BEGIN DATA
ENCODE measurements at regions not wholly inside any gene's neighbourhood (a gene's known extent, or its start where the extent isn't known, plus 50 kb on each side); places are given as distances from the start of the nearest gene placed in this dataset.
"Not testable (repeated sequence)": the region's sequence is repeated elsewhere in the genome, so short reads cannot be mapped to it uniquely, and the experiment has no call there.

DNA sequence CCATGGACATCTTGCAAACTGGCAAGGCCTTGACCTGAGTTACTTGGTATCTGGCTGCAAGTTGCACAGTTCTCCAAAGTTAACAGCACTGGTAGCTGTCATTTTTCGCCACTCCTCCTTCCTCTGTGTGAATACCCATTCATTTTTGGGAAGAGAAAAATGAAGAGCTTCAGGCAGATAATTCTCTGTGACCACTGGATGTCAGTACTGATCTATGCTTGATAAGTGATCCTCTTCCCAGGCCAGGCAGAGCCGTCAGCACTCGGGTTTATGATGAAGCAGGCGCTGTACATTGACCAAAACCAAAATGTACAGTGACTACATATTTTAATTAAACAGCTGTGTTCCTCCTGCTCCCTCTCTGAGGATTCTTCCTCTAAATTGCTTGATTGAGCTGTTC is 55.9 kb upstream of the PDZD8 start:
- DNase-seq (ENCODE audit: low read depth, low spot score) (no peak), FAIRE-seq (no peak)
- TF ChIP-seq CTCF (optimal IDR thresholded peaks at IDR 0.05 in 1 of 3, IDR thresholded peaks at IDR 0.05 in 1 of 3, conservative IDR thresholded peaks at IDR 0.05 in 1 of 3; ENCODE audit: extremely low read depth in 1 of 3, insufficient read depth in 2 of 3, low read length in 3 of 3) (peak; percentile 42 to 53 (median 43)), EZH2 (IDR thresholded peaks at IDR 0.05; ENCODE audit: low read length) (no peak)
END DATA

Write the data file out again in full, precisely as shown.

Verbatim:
ENCODE measurements at regions not wholly inside any gene's neighbourhood (a gene's known extent, or its start where the extent isn't known, plus 50 kb on each side); places are given as distances from the start of the nearest gene placed in this dataset.
"Not testable (repeated sequence)": the region's sequence is repeated elsewhere in the genome, so short reads cannot be mapped to it uniquely, and the experiment has no call there.

DNA sequence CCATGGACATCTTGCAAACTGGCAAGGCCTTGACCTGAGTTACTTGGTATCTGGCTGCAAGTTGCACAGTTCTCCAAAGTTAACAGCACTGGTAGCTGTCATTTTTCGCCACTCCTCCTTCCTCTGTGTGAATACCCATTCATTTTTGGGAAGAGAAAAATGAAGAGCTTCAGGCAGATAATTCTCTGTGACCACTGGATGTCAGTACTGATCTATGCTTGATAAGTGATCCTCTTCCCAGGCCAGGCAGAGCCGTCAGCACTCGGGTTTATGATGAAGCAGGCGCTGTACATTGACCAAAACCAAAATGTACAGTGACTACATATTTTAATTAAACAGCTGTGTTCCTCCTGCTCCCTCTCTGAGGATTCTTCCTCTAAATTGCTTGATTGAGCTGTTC is 55.9 kb upstream of the PDZD8 start:
- DNase-seq (ENCODE audit: low read depth, low spot score) (no peak), FAIRE-seq (no peak)
- TF ChIP-seq CTCF (optimal IDR thresholded peaks at IDR 0.05 in 1 of 3, IDR thresholded peaks at IDR 0.05 in 1 of 3, conservative IDR thresholded peaks at IDR 0.05 in 1 of 3; ENCODE audit: extremely low read depth in 1 of 3, insufficient read depth in 2 of 3, low read length in 3 of 3) (peak; percentile 42 to 53 (median 43)), EZH2 (IDR thresholded peaks at IDR 0.05; ENCODE audit: low read length) (no peak)